The Root of Happiness: How to Make “Flow” a Daily Experience

What is at the root of our happiness? It seems like a vast and curious question – one of the mysteries of the universe – but maybe it doesn’t have to be so mystifying. We believe there is at least one potential answer to the “unknowable” question, and it’s a matter of neuroscience. When you observe moments of happiness in yourself and others, you’ll likely find a common denominator – flow. But what exactly is a state of flow, and how do you reach it?

What is a State of Flow?
Being in a state of flow doesn’t require you to blindly drift with the current or just “go with the flow.” It is, however, about forward progress, movement, and continuity. You absolutely can and must guide your direction and progress with influence and intention. The key is to not resist change as it comes, but rather embrace it. Think about downhill skiing –  with skill and the control to create necessary conditions, you influence your path and destination. It’s about purposefully pursuing your goals with flow in mind.

In a state of flow, actions and decisions come with less hesitation. Steven Kotler, co-founder and director of the Flow Genome Project, says flow is when “action and awareness merge.” Researchers call it “intrinsic motivation.” This state of being allows you to absorb information, synthesize it, and integrate it, which then further drives the creative process.

How Does Flow Make You Happy?
So, flow makes us more creative, but does it make us happier? The short answer is yes. Kotler says it’s a chemical reaction. “In flow, the brain releases norepinephrine, dopamine, endorphins, anandamide, and serotonin.” Norepinephrine and dopamine “tighten focus,” allowing us to eliminate distractions. Endorphins block pain, “letting us burn the candle at both ends without burning out altogether.” Anandamide prompts coherent and unified insights better than your average brainstorming session. And serotonin, “that feel-good chemical at the heart of the Prozac revolution,” helps us form bonds with people around us, including our teams at work.

Essentially, these chemicals – norepinephrine, dopamine, endorphins, anandamide, and serotonin – make up our brain’s reward system. When we’re in a state of flow, the brain releases all five at once. Have you ever gotten lost in a task you truly enjoy? Did you seem to lose your sense of self, and enter an almost altered sense of reality? This is flow.

How to Achieve a State of Flow

  1. Create a clear and doable goal. It should be something you really want to do – a goal that gives you energy. And it should be something that you can do. Don’t create a goal for yourself that is outside the realm of possibility.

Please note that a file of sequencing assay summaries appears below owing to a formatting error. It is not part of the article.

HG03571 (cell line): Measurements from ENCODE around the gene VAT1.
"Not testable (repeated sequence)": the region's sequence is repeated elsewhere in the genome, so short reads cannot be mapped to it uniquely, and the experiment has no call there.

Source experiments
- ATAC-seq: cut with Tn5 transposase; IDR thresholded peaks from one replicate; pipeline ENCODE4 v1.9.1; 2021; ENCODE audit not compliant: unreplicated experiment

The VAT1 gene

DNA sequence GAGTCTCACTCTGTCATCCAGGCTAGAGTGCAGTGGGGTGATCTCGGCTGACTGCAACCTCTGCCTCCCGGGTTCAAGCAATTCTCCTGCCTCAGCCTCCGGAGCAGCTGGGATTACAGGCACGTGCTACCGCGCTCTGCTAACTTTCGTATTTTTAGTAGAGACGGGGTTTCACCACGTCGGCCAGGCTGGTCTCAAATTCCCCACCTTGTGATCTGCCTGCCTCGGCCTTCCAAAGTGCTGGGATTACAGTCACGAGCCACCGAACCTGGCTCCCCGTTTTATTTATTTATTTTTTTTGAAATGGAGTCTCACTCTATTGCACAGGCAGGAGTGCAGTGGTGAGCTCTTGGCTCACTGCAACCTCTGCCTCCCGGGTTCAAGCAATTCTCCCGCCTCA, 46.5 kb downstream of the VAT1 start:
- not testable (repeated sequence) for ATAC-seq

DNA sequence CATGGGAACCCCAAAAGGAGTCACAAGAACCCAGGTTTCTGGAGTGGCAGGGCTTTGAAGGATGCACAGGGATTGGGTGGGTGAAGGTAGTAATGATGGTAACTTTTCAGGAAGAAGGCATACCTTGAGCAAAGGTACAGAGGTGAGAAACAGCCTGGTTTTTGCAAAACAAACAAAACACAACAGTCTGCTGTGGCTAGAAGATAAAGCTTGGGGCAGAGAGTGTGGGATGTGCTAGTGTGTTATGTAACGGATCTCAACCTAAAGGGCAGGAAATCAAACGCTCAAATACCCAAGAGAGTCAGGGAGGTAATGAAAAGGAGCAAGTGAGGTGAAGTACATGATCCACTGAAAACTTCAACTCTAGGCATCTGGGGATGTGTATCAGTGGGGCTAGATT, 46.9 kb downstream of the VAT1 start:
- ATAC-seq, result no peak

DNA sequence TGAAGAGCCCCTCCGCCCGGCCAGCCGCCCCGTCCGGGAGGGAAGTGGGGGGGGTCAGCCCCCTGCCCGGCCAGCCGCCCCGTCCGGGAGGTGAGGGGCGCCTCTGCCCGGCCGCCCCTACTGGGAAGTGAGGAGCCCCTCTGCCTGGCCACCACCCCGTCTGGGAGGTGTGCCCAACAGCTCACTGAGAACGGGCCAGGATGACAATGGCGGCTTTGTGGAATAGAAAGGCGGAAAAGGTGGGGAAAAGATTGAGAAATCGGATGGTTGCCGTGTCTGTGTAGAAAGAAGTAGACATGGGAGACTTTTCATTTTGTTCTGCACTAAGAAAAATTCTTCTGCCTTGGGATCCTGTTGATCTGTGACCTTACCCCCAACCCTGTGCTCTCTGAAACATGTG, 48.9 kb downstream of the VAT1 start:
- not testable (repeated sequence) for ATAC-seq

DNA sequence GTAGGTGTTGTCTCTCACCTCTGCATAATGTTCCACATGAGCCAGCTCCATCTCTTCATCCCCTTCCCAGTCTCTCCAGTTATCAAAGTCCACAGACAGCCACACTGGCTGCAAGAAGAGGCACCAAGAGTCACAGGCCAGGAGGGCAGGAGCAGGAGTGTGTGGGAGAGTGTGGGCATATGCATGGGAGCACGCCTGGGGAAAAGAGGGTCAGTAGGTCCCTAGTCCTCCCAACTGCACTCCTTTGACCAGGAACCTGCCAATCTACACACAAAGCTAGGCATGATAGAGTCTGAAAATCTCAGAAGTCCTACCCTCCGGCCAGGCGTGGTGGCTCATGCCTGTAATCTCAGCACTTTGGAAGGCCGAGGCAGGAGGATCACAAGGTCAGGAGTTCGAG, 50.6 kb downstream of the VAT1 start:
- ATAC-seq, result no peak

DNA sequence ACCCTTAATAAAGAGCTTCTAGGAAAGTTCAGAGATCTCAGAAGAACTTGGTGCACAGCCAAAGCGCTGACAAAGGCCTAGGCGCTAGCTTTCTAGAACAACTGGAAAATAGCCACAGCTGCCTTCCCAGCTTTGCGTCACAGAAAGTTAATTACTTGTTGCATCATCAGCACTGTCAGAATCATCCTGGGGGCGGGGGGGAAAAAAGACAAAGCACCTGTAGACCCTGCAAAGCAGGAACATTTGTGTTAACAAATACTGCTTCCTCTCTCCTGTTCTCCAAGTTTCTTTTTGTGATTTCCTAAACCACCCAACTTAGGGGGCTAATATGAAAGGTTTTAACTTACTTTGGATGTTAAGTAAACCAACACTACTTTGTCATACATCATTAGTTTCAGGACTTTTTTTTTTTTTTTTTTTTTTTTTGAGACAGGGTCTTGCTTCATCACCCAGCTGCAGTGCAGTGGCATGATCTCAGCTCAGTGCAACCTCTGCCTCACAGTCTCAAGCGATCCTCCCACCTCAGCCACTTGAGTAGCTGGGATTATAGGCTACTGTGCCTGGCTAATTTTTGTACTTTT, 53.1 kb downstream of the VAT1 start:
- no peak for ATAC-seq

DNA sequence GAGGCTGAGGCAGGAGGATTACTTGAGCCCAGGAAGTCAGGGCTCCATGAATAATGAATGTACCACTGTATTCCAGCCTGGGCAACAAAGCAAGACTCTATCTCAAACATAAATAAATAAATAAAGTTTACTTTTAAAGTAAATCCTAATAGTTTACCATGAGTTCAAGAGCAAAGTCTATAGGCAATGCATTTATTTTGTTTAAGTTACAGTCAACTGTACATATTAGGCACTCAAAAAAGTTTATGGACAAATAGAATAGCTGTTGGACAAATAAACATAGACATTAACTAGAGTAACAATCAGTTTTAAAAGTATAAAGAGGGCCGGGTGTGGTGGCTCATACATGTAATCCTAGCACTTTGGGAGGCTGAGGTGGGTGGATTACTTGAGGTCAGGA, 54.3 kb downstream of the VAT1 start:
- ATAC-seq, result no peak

2. Plan to be progressively challenged as time goes by. This increases engagement and the likelihood of more “flow moments.” You should aim to reach a zone of development that falls between arousal and control. Your work should challenge you enough to make your mind stretch, but not so much that you’re free-floating without an anchor.
  3. Create “white space” for yourself, meaning places and times where you can organize the mental clutter. For example, I do my best deep thinking in the morning, so I dedicate mornings to preparation. I get all my ideas, thoughts, tasks, and to-do lists out of my head and onto paper. It clears my mind so I can really get into my work and also allows me to later revisit my goal and evaluate whether or not I’m doing everything necessary to accomplish it.
  4. Reduce negative interruptions. This requires you to make explicit choices about what you will not do. When you reduce interruptions, you’re able to become more fully involved in what you’re doing.
  5. Find rituals that signal it’s time to drop into your flow (grabbing a cup of tea, 10 minutes of meditation, deep breathing, etc.). These rituals may also help us find serenity.
  6. Embrace the challenge. Focus on problems as they come, and soon you’ll find that hours have passed and you’re dealing with an entirely new set of challenges and rewards.

Experiment with these steps and the more you master them, you’ll find it easier to drop into a state of flow or intrinsic motivation. Once you do, the flow feeds itself – it becomes its own reward. Psychologist and behavioral change expert Ron Friedman says, “When people enter a state of flow, they are entirely absorbed in an activity, concentrating fully on the present moment. Action feels effortless. The world disappears. All that matters is the task.”

Flow with Meddlers
Do you want 2019 to be a year of flow? At Meddlers, we can help you set strategic goals, increase overall engagement, and move seamlessly toward whatever comes next for your business. Give us a call at (602) 842-5272 or contact us online today.